All of this is possible through service workers, which are event-driven scripts (written in JavaScript) that have access to domain-wide events, including network fetches. With them, we can cache all static resources, which could drastically reduce network requests and improve performance considerably, too.

Application Shell

The application shell is the minimum HTML, CSS and JavaScript required to power a user interface. A native mobile application includes the application shell as part of its distributable, whereas websites ordinarily request this over the network. Progressive web applications bridge this gap by placing the application shell’s resources and assets in the browser’s cache. In our Sky High application, we can see that our application shell consists of the top header bar, the fonts and any CSS required to render these elegantly.

To get started with service workers, we first need to create our service worker’s JavaScript file, sw.js, placed in the root directory.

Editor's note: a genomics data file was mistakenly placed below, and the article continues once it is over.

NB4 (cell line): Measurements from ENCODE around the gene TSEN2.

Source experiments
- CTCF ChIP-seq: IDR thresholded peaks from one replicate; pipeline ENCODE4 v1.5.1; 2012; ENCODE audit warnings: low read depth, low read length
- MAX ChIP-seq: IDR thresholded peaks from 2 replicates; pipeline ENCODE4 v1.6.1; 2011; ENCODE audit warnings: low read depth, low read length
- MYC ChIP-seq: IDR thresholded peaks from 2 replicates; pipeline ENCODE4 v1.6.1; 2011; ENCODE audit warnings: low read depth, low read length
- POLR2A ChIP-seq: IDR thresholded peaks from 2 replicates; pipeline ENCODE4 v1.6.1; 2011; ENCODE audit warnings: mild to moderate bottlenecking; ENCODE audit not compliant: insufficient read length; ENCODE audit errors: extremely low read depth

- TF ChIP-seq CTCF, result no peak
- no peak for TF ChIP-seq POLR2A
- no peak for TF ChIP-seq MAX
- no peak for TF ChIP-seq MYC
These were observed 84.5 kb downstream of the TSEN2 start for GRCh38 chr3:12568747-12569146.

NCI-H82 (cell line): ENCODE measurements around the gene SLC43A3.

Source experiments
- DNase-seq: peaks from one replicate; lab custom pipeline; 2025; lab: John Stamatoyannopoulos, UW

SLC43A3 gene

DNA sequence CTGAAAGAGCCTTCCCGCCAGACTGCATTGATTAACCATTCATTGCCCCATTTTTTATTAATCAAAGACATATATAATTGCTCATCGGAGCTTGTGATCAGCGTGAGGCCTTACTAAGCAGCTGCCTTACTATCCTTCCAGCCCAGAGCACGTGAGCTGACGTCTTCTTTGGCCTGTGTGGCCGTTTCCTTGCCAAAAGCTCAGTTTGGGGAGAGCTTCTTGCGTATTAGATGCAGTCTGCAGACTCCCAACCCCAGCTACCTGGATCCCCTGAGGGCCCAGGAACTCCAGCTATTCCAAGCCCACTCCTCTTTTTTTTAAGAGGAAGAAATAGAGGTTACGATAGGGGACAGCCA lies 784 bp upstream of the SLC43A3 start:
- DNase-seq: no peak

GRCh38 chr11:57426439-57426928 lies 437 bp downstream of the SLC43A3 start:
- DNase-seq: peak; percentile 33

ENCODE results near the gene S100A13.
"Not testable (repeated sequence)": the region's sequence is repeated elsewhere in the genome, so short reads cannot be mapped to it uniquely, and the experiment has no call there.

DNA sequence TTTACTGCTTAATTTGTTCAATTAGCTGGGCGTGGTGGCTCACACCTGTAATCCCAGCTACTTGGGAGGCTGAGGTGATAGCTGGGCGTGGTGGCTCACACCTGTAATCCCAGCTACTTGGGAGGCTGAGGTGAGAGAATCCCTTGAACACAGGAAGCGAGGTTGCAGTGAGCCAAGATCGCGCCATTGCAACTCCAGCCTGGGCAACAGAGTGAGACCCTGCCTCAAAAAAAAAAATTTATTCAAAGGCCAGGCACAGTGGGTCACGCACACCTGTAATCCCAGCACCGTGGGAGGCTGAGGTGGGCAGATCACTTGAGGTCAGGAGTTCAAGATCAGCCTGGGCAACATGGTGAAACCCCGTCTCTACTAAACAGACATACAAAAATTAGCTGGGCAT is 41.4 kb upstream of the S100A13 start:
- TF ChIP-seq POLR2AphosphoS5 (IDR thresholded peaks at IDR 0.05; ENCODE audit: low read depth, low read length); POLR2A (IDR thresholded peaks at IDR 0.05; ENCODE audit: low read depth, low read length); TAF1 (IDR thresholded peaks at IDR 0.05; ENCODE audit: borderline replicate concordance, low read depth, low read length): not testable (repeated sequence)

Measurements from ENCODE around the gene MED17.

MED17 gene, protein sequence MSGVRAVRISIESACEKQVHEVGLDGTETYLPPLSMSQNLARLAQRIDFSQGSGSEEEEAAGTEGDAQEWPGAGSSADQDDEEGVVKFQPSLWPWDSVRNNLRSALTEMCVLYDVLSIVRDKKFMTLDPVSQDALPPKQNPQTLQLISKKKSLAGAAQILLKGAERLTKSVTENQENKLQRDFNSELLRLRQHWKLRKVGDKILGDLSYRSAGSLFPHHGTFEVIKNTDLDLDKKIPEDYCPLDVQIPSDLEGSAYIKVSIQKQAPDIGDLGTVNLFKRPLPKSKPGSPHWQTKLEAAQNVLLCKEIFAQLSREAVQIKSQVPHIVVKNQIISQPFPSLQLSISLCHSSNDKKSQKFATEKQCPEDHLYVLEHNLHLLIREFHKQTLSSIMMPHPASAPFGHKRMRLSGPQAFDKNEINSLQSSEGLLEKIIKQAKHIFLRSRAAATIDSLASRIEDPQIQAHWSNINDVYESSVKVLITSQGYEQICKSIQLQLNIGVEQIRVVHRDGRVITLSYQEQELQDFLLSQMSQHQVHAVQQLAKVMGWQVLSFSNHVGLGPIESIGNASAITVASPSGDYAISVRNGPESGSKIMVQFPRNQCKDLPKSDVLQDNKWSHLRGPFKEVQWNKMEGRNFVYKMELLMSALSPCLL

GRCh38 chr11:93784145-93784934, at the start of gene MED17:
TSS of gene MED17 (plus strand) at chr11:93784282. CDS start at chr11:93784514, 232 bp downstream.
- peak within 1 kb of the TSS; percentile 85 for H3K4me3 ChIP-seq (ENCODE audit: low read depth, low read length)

// Use a cacheName for cache versioning
var cacheName = 'v1:static';

// During the installation phase, you'll usually want to cache static assets.
self.addEventListener('install', function(e) {
    // Once the service worker is installed, go ahead and fetch the resources to make this work offline.
    e.waitUntil( {
            return cache.addAll([
            ]).then(function() {

// when the browser fetches a URL…
self.addEventListener('fetch', function(event) {
    // … either respond with the cached object or go ahead and fetch the actual URL
        caches.match(event.request).then(function(response) {
            if (response) {
                // retrieve from cache
                return response;
            // fetch as normal
            return fetch(event.request);

Let’s look more closely at our service worker. First, we are setting a cacheName variable. This is used to determine whether any changes have been made to our cached assets. For this example, we will be using a static name, meaning that our assets will not change or require updating.

self.addEventListener('install', function(e) {
    // declare which assets to cache